Twenty sites across the United States enrolled subjects who completed a study-specific baseline survey during a contact lens examination or while being evaluated as a candidate for LASIK. Links to follow-up surveys were emailed annually for 3 years. Between-group differences were assessed by analysis of variance, and associations were assessed by logistic multivariate regression.

Main Outcome Measures

Visual satisfaction.

Results

Of 1800 subjects, 694 (39%) comprised the control group who continued contact lens wear, 819 (45%) wore contacts at baseline and had LASIK, and 287 (16%) wore glasses at baseline and had LASIK. Most contact lens users had worn them successfully ≥5 years. The proportion expressing strong satisfaction with their current vision correction method decreased from 63% at baseline to 54% at year 3 in the contact lens control group, whereas 88% of former contact lens wearers and 77% of former glasses wearers were strongly satisfied with LASIK at year 3. Patients 40 years of age or younger when they had LASIK were somewhat more likely to be strongly satisfied than older patients. LASIK significantly reduced difficulties with night driving and nighttime visual disturbances among former contact lens users and former glasses users. The proportion with dry eye symptoms at 1, 2, or 3 years after LASIK was not significantly increased relative to baseline contact lens wear but was significantly increased relative to baseline glasses use, consistent with many glasses users having tried and abandoned contact lenses because of latent dry eye problems. Compared with continued contact lens wear, LASIK significantly reduced the self-reported rates of eye infections, ulcers, and abrasions each year.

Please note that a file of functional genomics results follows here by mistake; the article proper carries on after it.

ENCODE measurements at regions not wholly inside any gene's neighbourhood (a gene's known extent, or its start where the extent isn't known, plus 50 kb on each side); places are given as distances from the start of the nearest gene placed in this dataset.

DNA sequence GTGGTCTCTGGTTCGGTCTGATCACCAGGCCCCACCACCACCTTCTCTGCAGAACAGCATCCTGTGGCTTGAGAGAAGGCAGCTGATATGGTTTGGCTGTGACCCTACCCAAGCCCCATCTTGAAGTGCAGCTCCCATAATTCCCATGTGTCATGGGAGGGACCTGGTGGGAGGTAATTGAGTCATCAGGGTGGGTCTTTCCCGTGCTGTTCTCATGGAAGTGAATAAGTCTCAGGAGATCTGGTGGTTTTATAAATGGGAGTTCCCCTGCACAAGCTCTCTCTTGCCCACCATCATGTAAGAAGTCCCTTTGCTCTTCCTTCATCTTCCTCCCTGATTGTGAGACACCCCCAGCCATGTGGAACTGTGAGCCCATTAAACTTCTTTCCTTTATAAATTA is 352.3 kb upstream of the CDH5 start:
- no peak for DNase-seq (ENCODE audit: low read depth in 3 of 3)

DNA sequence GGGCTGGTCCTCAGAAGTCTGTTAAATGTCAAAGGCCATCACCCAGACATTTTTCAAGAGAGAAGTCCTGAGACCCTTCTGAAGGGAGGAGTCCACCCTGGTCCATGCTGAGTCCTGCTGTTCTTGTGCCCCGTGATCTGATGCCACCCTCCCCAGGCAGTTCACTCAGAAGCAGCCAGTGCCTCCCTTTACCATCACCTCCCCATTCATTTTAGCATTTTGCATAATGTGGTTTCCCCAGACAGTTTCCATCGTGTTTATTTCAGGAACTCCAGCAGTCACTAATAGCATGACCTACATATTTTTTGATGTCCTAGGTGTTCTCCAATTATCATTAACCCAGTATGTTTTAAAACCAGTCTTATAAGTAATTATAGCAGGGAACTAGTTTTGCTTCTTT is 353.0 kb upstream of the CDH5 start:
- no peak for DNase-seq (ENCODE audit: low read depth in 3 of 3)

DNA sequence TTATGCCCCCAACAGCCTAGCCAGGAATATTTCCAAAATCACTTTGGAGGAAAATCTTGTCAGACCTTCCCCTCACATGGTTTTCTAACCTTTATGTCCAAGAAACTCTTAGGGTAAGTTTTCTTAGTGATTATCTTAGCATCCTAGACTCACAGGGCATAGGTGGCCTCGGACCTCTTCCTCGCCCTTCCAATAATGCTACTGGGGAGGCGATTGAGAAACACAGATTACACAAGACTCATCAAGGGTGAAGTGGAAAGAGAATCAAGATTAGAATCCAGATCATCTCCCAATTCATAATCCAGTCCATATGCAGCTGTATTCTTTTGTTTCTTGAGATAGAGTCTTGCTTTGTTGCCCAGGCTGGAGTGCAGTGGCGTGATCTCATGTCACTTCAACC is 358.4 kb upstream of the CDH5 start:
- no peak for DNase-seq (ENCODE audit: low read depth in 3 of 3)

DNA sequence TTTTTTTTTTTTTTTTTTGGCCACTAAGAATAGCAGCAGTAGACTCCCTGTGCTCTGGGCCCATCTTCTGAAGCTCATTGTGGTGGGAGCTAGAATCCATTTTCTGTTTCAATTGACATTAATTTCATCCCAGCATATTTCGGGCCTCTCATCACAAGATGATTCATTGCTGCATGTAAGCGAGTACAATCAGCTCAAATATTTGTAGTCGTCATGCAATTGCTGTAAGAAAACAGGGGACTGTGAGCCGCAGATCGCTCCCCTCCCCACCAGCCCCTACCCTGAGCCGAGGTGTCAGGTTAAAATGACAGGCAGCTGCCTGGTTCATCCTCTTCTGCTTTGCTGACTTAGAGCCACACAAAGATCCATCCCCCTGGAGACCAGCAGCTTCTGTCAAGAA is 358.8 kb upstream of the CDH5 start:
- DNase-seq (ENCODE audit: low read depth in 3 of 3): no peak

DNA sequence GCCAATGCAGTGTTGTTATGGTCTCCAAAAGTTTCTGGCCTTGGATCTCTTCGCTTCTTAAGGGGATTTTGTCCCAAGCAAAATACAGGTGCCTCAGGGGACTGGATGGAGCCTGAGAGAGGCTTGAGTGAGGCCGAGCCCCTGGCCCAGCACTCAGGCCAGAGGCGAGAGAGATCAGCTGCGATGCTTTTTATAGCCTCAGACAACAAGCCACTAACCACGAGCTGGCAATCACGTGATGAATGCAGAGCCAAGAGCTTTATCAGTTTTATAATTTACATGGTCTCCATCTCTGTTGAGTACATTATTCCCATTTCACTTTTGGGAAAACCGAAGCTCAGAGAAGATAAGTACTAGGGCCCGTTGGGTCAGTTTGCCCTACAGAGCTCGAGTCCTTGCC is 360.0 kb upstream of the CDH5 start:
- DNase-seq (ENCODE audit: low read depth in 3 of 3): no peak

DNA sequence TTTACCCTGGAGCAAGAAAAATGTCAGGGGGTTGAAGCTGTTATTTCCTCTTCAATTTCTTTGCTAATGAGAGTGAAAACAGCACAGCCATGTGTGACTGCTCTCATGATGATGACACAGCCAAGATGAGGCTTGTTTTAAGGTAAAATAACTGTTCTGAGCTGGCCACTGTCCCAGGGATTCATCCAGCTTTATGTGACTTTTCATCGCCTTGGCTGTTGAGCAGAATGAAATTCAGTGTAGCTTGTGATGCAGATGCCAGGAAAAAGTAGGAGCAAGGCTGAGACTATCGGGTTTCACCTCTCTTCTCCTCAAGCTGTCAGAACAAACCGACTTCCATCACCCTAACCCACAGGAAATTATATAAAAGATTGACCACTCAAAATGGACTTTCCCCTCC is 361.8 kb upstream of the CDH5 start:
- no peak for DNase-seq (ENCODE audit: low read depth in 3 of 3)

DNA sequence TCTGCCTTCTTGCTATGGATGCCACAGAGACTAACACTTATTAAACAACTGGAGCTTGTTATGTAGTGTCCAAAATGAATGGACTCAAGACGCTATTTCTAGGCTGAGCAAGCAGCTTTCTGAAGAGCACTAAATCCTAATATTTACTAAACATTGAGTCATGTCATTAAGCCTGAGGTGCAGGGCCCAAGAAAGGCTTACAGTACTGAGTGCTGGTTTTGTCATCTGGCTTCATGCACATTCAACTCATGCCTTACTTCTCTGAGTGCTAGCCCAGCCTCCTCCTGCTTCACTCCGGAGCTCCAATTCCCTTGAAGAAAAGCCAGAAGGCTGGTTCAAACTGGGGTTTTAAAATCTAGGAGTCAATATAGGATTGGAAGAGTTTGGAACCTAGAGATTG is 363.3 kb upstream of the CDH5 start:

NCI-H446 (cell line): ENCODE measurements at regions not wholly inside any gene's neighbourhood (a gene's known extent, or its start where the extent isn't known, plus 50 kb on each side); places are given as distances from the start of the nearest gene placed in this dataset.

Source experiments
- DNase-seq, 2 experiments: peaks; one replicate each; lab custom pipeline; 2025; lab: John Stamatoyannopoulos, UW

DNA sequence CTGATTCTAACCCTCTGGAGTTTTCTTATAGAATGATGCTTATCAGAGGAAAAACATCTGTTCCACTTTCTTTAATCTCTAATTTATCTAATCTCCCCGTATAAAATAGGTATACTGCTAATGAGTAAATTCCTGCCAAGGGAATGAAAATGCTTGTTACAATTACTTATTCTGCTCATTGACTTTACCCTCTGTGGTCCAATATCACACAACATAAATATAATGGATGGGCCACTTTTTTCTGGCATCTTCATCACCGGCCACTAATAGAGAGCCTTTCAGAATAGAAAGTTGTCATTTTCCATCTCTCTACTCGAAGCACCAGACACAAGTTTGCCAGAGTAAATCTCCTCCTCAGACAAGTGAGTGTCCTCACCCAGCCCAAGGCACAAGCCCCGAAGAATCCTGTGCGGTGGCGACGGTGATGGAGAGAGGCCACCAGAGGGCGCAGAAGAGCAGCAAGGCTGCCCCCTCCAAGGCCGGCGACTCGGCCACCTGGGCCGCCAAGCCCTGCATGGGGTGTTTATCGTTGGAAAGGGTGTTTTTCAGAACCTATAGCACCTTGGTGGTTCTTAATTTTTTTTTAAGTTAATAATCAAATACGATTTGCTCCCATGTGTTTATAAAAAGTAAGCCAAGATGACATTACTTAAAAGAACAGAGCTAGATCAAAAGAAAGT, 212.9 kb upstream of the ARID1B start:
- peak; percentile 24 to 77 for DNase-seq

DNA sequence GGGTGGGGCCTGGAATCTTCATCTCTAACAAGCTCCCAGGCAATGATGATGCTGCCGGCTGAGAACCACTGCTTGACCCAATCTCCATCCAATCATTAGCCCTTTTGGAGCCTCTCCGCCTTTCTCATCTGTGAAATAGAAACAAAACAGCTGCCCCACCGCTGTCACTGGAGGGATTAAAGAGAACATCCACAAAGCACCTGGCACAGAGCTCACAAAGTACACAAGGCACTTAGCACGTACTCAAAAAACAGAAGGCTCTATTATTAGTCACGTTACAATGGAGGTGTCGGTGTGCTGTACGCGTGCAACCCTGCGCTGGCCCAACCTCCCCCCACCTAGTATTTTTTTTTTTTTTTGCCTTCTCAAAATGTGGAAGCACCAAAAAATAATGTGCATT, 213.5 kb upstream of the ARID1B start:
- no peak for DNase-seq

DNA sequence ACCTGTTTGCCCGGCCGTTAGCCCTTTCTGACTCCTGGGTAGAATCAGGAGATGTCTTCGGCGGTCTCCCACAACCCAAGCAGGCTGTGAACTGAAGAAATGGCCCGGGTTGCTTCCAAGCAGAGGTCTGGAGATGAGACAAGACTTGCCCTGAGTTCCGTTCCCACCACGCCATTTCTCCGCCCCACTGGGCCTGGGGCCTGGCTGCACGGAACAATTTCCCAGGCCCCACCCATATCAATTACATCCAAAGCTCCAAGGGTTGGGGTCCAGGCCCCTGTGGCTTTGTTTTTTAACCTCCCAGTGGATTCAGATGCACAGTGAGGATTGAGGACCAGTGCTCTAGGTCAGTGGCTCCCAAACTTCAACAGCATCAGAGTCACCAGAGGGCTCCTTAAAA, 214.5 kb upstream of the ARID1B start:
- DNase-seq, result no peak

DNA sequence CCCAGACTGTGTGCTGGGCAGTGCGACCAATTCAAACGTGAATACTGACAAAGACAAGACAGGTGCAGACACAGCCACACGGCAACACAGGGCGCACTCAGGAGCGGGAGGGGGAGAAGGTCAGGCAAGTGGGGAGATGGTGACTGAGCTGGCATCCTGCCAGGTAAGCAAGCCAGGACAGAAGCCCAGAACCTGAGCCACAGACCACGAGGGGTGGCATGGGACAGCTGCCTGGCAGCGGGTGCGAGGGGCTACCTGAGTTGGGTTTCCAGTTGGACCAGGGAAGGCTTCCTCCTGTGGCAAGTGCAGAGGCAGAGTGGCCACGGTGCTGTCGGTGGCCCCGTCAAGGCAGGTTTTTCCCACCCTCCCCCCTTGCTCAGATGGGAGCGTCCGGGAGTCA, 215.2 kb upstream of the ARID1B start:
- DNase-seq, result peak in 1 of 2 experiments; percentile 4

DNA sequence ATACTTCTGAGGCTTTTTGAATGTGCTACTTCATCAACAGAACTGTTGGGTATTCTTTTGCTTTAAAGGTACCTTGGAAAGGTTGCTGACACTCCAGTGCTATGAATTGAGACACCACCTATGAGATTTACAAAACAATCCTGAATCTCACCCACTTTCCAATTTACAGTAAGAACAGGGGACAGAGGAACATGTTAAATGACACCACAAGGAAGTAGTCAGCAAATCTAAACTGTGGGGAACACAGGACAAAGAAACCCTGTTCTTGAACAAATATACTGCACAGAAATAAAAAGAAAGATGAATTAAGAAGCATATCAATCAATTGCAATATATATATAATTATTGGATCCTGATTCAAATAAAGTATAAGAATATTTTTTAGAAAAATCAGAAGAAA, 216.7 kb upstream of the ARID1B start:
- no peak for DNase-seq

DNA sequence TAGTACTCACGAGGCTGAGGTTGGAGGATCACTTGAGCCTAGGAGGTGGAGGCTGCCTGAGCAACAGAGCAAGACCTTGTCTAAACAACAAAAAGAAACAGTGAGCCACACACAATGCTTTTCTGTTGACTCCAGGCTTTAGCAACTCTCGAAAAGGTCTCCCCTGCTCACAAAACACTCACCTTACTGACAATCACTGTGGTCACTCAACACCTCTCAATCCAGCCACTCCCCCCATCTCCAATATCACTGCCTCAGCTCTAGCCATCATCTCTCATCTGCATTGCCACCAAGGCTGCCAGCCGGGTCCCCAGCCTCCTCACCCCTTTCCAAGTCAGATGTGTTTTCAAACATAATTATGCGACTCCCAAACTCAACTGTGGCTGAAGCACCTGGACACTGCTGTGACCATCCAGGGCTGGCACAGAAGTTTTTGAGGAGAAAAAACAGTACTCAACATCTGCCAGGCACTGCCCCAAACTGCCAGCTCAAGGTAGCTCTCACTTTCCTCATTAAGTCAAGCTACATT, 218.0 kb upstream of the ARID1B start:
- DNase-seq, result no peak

Conclusions

Compared with contact lens wear, current LASIK technology improved ease of night driving, did not significantly increase dry eye symptoms, and resulted in higher levels of satisfaction at 1, 2, and 3 years follow-up.

 

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Other References:

1. Barr JT. Contact lenses 2005. Contact Lens Spectrum 2006;
21(1): 26, 28, 30, 21–34. Available at http://www.clspectrum.
com/article.aspx?articleZ12913. Accessed July 21, 2009
2. Andrews M. A lighter, defter touch; years of refinement have
made laser eye surgery better than ever. U.S. News and World
Report, March 5, 2007; 59–61; posted online February 25,
2007. Available at: http://health.usnews.com/usnews/health/
articles/070225/5laser.htm. Accessed July 15, 2009
3. Hammond MD, MadiganWPJr, Bower KS. Refractive surgery in
the United States Army, 2000–2003. Ophthalmology 2005;
112:184–190
4. Cheng KH, Leung SL, Hoekman HW, Beekhuis WH,
Mulder PGH, Geerards AJM, Kijlstra A. Incidence of contactlens-
associated microbial keratitis and its related morbidity.
Lancet 1999; 354:181–185

1. Holden B et al. Microbial keratitis in prospective studies of extended wear with disposable hydrogel contact lenses. Cornea 2005;24(2):156-161

2. Morgan PB et al. Incidence of keratitis of varying severity among contact lens wearers. British. Journal of Ophthalmology 2005;89(4):430-436

3. Jalbert I et al. The corneal stroma during contact lens wear. Contractlens and anterior eye 2005; 28(1):3-12